For America, it’s not sure. Half of this beasty continental pole-air pocket will attack the USA in ten days. But will it go to the East like in January? Or will it attack Washington, Oregon and California, letting the East in an Early Spring paradise? No weatherman knows today, it’s too early.

It WILL be a mess, though.

Watch the birds, guys! They know.

Thanks for reading!

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Richard Estes, American Painter

https://en.wikipedia.org/wiki/Richard_Estes

Hyper-Realism painters are exhausting. Exhausting.

In front of this work, which is technically impressive and visually killing you, you wonder : How does he do that???

More realist than reality, right? There’s a “too much” thing here, and it’s also really gorgeous. In an awe : and it’s a good sign.

I chose 10 paintings for you :

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From “Looper” to “Star Wars VIII”

  1. Star Wars: The Last Jedi was directed by Rian Johnson (born in 1973). As I often like to chain the movies I watch with a link, I watched Looper… his previous film, the day after. Looper is a splendid Sci-Fi movie and I watched a long interview of Johnson in the bonuses. I discovered an adorable geek with a fast brain, capable of talking about Casablanca, Akira, who wrote, organized and directed the movie, which “delivers an uncommonly smart, bravely original blend of futuristic sci-fi and good old-fashioned action”, 93% on Rotten Tomatoes!
  2. I really respect and understand that the Star Wars teams wanted this guy, as they wanted Gareth Edwards (born 1975)  for Rogue One. Monsters was a haunting masterpiece (though very low budget), and his Godzilla was… really different.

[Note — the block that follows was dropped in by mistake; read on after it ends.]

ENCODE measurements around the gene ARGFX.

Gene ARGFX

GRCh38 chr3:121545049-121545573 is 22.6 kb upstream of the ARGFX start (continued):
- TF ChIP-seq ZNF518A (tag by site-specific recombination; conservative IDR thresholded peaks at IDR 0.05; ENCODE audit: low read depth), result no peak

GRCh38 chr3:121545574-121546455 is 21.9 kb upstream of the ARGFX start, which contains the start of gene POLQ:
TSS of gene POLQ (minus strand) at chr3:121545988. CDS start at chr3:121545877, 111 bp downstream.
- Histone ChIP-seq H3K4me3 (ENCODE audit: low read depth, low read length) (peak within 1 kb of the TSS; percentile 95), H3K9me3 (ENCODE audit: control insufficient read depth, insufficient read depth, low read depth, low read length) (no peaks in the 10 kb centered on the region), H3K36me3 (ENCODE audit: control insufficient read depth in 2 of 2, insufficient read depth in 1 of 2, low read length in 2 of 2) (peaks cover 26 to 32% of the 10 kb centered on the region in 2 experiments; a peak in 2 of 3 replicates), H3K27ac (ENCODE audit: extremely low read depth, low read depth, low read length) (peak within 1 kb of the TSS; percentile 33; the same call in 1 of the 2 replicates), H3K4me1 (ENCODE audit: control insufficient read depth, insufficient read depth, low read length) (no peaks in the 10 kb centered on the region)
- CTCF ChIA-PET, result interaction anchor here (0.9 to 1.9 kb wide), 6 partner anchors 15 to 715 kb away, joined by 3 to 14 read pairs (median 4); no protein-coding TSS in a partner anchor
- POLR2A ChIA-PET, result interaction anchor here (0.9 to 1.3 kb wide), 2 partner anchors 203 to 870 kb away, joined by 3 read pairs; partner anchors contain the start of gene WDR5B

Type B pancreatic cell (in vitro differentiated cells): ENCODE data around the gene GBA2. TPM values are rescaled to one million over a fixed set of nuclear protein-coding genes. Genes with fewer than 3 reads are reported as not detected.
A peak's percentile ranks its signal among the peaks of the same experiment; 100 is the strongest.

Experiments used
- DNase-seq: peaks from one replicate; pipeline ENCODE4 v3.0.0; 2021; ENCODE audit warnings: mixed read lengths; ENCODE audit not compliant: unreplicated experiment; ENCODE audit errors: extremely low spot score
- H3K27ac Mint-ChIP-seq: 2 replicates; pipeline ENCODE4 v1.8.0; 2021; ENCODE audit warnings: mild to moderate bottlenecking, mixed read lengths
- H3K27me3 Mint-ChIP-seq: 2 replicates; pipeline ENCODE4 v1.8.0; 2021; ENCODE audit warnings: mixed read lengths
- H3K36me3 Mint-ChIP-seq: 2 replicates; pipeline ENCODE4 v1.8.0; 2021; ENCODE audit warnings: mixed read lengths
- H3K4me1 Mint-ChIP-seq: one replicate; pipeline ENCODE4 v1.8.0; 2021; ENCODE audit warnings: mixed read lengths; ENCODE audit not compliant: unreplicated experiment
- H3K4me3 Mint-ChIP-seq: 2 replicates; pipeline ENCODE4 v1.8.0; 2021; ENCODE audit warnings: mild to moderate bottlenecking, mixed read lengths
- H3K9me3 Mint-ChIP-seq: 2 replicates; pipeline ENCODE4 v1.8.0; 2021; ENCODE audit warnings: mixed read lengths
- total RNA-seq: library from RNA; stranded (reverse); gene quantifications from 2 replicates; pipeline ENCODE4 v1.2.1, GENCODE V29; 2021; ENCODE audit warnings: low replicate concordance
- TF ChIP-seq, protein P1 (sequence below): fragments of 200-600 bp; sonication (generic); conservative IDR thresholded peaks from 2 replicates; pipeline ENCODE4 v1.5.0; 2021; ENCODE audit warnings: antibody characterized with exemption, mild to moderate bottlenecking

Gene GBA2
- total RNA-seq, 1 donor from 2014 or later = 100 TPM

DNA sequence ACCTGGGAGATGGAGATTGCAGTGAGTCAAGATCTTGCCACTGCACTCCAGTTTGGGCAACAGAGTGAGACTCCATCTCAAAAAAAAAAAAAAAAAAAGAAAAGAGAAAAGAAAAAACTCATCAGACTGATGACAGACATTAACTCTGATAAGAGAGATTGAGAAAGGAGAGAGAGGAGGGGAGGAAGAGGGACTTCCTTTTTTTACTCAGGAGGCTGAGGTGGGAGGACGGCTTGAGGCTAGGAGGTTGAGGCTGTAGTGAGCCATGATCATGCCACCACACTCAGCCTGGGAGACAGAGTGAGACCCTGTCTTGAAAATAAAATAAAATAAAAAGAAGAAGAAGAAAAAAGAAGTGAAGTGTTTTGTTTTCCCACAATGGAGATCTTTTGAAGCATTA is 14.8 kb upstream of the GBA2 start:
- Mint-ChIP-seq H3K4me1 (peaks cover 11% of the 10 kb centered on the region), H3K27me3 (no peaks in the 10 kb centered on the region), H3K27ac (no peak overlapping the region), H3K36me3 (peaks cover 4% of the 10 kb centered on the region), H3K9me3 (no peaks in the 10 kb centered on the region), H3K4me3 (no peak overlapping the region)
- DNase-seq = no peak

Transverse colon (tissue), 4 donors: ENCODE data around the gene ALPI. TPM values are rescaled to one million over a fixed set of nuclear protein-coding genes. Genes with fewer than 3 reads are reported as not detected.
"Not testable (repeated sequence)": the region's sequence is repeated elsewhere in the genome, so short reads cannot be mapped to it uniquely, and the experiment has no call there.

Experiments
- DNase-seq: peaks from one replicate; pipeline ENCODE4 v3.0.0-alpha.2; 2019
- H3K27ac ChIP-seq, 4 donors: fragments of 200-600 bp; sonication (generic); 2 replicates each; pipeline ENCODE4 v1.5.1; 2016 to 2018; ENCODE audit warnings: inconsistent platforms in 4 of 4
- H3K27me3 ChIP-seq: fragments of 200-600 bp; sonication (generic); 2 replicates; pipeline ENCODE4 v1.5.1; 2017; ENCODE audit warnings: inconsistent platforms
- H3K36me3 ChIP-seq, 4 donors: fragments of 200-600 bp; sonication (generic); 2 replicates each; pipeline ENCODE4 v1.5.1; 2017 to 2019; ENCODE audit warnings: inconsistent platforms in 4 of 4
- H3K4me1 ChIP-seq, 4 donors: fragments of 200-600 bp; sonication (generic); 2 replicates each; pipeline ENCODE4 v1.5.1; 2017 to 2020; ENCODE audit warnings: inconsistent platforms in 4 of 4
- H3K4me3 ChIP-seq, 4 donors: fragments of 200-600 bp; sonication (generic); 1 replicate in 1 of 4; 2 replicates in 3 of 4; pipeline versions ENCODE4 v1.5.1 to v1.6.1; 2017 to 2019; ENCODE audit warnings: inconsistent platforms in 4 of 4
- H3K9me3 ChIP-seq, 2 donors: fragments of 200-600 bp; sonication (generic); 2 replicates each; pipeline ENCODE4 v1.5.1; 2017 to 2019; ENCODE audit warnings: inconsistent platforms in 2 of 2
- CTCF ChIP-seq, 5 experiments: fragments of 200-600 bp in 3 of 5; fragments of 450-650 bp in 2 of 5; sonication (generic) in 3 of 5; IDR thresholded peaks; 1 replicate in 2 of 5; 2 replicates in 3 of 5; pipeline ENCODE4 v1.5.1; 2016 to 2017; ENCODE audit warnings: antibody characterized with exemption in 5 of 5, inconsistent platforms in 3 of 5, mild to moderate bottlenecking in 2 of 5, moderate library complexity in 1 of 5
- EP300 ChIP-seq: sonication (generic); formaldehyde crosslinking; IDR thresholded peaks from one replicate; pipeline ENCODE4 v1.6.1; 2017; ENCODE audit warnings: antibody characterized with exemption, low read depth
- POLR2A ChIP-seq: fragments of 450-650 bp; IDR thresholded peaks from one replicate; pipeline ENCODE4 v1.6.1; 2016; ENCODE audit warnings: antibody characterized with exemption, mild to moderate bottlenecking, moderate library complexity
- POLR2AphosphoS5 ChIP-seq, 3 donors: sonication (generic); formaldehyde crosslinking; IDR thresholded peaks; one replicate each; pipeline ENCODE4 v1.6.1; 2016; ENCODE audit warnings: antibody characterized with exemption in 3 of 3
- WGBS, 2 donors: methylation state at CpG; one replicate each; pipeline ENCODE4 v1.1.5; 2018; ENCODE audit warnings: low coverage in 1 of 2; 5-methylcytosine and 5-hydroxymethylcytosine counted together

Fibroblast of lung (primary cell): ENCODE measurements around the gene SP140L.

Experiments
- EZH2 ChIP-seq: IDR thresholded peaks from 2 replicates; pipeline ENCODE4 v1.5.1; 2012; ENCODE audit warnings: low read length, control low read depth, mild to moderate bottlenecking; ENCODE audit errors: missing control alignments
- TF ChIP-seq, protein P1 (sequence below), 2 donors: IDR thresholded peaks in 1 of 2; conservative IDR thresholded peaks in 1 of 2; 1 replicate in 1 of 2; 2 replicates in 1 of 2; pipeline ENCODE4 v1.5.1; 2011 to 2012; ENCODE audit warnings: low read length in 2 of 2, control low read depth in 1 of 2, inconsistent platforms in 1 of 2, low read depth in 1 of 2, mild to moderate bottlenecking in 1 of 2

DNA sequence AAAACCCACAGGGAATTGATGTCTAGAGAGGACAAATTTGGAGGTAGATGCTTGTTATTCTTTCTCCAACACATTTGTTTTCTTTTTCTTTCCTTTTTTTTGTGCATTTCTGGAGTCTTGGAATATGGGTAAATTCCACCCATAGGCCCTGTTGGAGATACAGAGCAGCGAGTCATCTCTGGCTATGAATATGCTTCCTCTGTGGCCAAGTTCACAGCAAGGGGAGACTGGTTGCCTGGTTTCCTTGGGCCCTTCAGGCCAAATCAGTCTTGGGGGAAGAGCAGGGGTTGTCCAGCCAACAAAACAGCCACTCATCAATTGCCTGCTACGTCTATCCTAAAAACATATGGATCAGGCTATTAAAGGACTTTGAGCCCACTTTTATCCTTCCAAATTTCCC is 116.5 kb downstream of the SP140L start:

3. I have a third example : Joss Whedon. Smart father of Buffy the Vampire Slayer and Firefly (then Serenity), a great “space western”. After Cabin in the Woods, he was swallowed by Marvel Studios, directing two huge Avengers movies.

 

OK, here’s the pattern : smart directors swallowed by huge systems to make the biggest blockbusters.

Could it be a special Peter Principle?

Did we lose the guys for good cinema? Why?

 

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Robert Adams, American photographer

https://en.wikipedia.org/wiki/Robert_Adams_(photographer)

Robert Adams (born 1937) is an American photographer “who focused on the changing landscapes of the American West”.

I like his photos, and understood I liked it because he works on borders : between nature and men things, between the past and now, he works on where things… rub.

 

Have a nice week end!

 

JP

 

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Approaching thunderstorm,

 

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Peter De Bruyne, Belgian Photographer